Benefiting Academy and Donors Alike: Charitable Remainder Trusts
When Bill Moore ’61 arrived in Annapolis as a plebe in 1957, he fulfilled a long-standing family dream. His father had been admitted to the Academy but was unable to attend because in those Depression years he needed to work to help support his family. Moore made the most of his four years as a midshipman, serving as captain of the tennis team and earning a degree in engineering/naval science. He went on to serve four years on active duty, two on an aircraft carrier and two more back at the Academy as plebe and assistant varsity tennis coach.
Those experiences and an MBA from the University of North Carolina helped set the foundation for an exceptional career in banking and investment management, during which Moore held a series of positions with Legg Mason and founded an investment banking firm that he later sold to KeyCorp. As his career advanced, Moore looked for opportunities to give back to the Academy for its role in his success, making significant contributions to the Brigade Sports Complex construction and tennis programs and serving on the Naval Academy Foundation Joint Investment Committee and as an Athletic and Scholarship Programs trustee.
Along the way, Moore and his wife, Sandra, discovered an ideal way to combine their own financial goals with their desire to support the Academy: a charitable remainder unitrust (CRUT). Through his Naval Academy Foundation CRUT, Moore set up a trust and transferred to it a number of appreciated investments. Moore and his wife are paid a percentage of the value of the trust. After he and Sandra pass away, the remainder of the trust transfers to the Foundation. The Moores’ adult son and daughter are very supportive of their parents’ philanthropic plans — they understand the important role the Academy continues to play in their parents’ lives. While Moore acts as trustee for his CRUT, managing the investments himself, the Foundation fills this role for many CRUTs established by planned giving donors.
“From new and improved facilities such as the Brigade Sports Complex and Navy-Marine Corps Memorial Stadium to innovative programs like the Stockdale Center for Ethical Leadership Development, we see the tangible results of private support every time we return to Annapolis,” said Moore. “It is truly heartwarming to see that our current gifts and our future gift through our charitable trust are helping to sustain the highest level of excellence at the Naval Academy.”
Charitable remainder trusts offer donors several significant advantages:
- Income for life or a term of years for the donor and/or spouse or other beneficiaries
- Potential for growth of income over time
- Investment diversification
- No capital-gain tax due when assets are sold in the trust, making the full amount of the gift available for investment
- Immediate income-tax charitable deduction for a portion of the gift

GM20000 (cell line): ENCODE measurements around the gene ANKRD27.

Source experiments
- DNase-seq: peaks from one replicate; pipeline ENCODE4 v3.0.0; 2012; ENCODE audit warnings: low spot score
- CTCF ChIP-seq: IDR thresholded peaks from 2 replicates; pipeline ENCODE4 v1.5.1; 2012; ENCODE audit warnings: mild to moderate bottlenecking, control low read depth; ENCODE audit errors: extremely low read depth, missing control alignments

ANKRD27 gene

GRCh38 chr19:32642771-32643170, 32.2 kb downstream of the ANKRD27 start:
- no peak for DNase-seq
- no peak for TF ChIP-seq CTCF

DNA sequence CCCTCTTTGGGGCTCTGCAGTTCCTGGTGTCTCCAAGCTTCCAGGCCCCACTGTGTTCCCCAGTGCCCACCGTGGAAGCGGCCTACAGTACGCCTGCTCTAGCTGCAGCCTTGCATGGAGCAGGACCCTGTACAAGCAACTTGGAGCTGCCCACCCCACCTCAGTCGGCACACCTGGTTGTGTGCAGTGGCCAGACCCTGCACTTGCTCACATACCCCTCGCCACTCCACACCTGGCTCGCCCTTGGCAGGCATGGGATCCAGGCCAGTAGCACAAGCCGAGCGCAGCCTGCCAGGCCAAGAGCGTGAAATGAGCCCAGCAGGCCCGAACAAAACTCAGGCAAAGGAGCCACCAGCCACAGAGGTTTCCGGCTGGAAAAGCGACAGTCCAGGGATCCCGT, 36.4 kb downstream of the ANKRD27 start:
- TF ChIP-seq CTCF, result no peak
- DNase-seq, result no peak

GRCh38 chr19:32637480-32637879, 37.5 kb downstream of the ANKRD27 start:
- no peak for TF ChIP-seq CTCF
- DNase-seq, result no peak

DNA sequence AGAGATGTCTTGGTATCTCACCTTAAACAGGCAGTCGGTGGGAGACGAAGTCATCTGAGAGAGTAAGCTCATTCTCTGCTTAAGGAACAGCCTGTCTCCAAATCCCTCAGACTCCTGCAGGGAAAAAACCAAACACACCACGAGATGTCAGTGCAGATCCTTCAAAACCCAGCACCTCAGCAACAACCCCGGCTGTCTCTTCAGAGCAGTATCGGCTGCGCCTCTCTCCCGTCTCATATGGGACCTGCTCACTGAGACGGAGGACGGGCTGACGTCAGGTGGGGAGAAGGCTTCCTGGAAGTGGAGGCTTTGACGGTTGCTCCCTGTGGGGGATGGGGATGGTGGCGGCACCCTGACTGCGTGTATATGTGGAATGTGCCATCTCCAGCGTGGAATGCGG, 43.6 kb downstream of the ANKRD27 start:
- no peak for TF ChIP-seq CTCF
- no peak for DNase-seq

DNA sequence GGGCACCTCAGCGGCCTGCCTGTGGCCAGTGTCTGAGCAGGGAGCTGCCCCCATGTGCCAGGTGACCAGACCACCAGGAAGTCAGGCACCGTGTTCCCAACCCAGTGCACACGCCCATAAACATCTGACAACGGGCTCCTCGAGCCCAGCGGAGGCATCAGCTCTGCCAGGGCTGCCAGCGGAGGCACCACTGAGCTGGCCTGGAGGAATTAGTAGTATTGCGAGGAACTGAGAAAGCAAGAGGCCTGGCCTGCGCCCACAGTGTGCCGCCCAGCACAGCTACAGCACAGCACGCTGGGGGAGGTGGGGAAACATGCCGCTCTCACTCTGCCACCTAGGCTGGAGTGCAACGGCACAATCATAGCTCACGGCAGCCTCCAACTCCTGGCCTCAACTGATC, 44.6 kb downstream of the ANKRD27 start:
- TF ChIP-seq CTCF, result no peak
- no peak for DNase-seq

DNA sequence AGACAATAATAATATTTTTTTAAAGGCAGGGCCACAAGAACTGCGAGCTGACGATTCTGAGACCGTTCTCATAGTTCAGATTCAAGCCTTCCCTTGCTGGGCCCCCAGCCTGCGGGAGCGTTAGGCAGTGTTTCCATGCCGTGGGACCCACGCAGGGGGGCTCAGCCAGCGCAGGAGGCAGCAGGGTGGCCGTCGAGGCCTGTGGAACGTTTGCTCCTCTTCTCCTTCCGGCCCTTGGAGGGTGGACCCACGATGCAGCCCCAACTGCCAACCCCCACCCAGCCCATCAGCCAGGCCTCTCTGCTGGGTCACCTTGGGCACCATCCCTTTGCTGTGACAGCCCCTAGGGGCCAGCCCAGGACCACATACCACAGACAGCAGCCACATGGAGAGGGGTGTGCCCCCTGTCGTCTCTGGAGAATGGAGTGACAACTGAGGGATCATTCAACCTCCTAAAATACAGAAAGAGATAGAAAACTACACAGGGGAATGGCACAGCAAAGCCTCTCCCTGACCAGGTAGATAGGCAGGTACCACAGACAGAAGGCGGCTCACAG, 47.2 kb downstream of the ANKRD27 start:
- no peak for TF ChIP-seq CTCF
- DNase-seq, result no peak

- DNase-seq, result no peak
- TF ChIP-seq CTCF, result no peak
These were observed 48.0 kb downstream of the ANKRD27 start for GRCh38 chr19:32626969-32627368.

- Potential gift- and estate-tax savings
- Investment management services provided by the Naval Academy Foundation
- Significant support for the Naval Academy mission and strategic priorities
“To me, the most important benefit of our giving to the Naval Academy is the knowledge that our gifts will help ensure the Academy’s ability to serve its mission and realize its objectives long into the future,” said Moore. “There are also a wealth of income benefits and potential tax savings available through properly structured financial gifts. But alumni and other donors don’t have to go it alone. The professionals in the Foundation’s planned giving office are there to work with you and can help you find the right vehicle for achieving your financial goals and supporting the Academy. Through working with the Foundation, alumni and friends of all different financial means can usually make far more significant financial gifts than they realize.”
For more information, contact Patti Bender at 410-295-4186 or firstname.lastname@example.org.
The information on this website is not intended as legal or tax advice. For such advice, please consult an attorney or tax advisor. Figures cited in any examples are for illustrative purposes only. References to tax rates include federal taxes only and are subject to change. State law may further impact your individual results. Annuities are subject to regulation by the State of California. Payments under such agreements, however, are not protected or otherwise guaranteed by any government agency or the California Life and Health Insurance Guarantee Association. A charitable gift annuity is not regulated by the Oklahoma Insurance Department and is not protected by a guaranty association affiliated with the Oklahoma Insurance Department. Charitable gift annuities are not regulated by and are not under the jurisdiction of the South Dakota Division of Insurance.